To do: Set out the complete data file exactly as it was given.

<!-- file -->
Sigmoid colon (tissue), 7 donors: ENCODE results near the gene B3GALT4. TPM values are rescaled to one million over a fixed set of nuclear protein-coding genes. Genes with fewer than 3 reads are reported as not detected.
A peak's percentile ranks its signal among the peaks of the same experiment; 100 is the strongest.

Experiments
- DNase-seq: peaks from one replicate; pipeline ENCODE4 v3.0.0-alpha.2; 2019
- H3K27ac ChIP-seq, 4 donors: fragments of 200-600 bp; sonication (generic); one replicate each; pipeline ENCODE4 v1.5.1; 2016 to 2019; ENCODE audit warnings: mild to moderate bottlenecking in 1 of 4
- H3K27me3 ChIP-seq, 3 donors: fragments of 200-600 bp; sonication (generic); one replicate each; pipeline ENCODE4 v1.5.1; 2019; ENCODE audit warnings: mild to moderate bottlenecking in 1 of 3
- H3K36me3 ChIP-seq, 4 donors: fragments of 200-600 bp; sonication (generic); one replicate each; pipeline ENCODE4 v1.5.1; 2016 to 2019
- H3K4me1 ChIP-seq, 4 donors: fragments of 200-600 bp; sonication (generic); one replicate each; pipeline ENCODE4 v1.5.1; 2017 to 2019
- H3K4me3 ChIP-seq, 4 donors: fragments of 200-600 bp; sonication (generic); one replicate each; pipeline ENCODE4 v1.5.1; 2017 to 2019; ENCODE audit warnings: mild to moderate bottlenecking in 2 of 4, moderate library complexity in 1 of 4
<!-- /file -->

Sigmoid colon (tissue), 7 donors: ENCODE results near the gene B3GALT4. TPM values are rescaled to one million over a fixed set of nuclear protein-coding genes. Genes with fewer than 3 reads are reported as not detected.
A peak's percentile ranks its signal among the peaks of the same experiment; 100 is the strongest.

Experiments
- DNase-seq: peaks from one replicate; pipeline ENCODE4 v3.0.0-alpha.2; 2019
- H3K27ac ChIP-seq, 4 donors: fragments of 200-600 bp; sonication (generic); one replicate each; pipeline ENCODE4 v1.5.1; 2016 to 2019; ENCODE audit warnings: mild to moderate bottlenecking in 1 of 4
- H3K27me3 ChIP-seq, 3 donors: fragments of 200-600 bp; sonication (generic); one replicate each; pipeline ENCODE4 v1.5.1; 2019; ENCODE audit warnings: mild to moderate bottlenecking in 1 of 3
- H3K36me3 ChIP-seq, 4 donors: fragments of 200-600 bp; sonication (generic); one replicate each; pipeline ENCODE4 v1.5.1; 2016 to 2019
- H3K4me1 ChIP-seq, 4 donors: fragments of 200-600 bp; sonication (generic); one replicate each; pipeline ENCODE4 v1.5.1; 2017 to 2019
- H3K4me3 ChIP-seq, 4 donors: fragments of 200-600 bp; sonication (generic); one replicate each; pipeline ENCODE4 v1.5.1; 2017 to 2019; ENCODE audit warnings: mild to moderate bottlenecking in 2 of 4, moderate library complexity in 1 of 4